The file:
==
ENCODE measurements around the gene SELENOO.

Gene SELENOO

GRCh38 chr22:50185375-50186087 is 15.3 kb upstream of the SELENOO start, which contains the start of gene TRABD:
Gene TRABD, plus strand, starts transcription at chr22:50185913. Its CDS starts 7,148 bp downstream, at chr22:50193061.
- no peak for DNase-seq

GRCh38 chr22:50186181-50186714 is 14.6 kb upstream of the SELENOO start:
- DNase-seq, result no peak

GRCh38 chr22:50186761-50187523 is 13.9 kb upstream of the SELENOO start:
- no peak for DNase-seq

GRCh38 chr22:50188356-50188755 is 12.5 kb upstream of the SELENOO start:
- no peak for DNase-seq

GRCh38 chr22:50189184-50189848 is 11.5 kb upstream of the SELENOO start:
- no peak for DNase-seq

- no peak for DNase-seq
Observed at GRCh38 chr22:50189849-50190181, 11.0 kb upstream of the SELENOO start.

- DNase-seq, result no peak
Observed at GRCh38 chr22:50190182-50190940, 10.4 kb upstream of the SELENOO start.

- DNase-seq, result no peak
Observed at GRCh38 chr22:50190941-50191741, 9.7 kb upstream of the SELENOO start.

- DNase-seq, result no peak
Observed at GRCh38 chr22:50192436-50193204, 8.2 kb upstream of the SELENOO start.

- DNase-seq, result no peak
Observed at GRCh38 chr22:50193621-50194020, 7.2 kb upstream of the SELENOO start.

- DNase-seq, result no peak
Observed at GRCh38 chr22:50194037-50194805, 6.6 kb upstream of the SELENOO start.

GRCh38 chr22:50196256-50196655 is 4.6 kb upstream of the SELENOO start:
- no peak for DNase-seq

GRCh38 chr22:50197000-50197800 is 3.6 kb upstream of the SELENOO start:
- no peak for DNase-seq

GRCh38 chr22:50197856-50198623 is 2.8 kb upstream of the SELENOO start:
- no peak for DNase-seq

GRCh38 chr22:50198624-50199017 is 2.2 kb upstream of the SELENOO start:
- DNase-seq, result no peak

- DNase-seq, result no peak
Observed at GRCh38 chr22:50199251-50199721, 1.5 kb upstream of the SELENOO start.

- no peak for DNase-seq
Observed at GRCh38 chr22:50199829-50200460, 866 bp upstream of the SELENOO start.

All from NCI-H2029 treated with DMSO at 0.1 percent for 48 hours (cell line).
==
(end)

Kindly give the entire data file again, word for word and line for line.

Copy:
ENCODE measurements around the gene SELENOO.

Gene SELENOO

GRCh38 chr22:50185375-50186087 is 15.3 kb upstream of the SELENOO start, which contains the start of gene TRABD:
Gene TRABD, plus strand, starts transcription at chr22:50185913. Its CDS starts 7,148 bp downstream, at chr22:50193061.
- no peak for DNase-seq

GRCh38 chr22:50186181-50186714 is 14.6 kb upstream of the SELENOO start:
- DNase-seq, result no peak

GRCh38 chr22:50186761-50187523 is 13.9 kb upstream of the SELENOO start:
- no peak for DNase-seq

GRCh38 chr22:50188356-50188755 is 12.5 kb upstream of the SELENOO start:
- no peak for DNase-seq

GRCh38 chr22:50189184-50189848 is 11.5 kb upstream of the SELENOO start:
- no peak for DNase-seq

- no peak for DNase-seq
Observed at GRCh38 chr22:50189849-50190181, 11.0 kb upstream of the SELENOO start.

- DNase-seq, result no peak
Observed at GRCh38 chr22:50190182-50190940, 10.4 kb upstream of the SELENOO start.

- DNase-seq, result no peak
Observed at GRCh38 chr22:50190941-50191741, 9.7 kb upstream of the SELENOO start.

- DNase-seq, result no peak
Observed at GRCh38 chr22:50192436-50193204, 8.2 kb upstream of the SELENOO start.

- DNase-seq, result no peak
Observed at GRCh38 chr22:50193621-50194020, 7.2 kb upstream of the SELENOO start.

- DNase-seq, result no peak
Observed at GRCh38 chr22:50194037-50194805, 6.6 kb upstream of the SELENOO start.

GRCh38 chr22:50196256-50196655 is 4.6 kb upstream of the SELENOO start:
- no peak for DNase-seq

GRCh38 chr22:50197000-50197800 is 3.6 kb upstream of the SELENOO start:
- no peak for DNase-seq

GRCh38 chr22:50197856-50198623 is 2.8 kb upstream of the SELENOO start:
- no peak for DNase-seq

GRCh38 chr22:50198624-50199017 is 2.2 kb upstream of the SELENOO start:
- DNase-seq, result no peak

- DNase-seq, result no peak
Observed at GRCh38 chr22:50199251-50199721, 1.5 kb upstream of the SELENOO start.

- no peak for DNase-seq
Observed at GRCh38 chr22:50199829-50200460, 866 bp upstream of the SELENOO start.

All from NCI-H2029 treated with DMSO at 0.1 percent for 48 hours (cell line).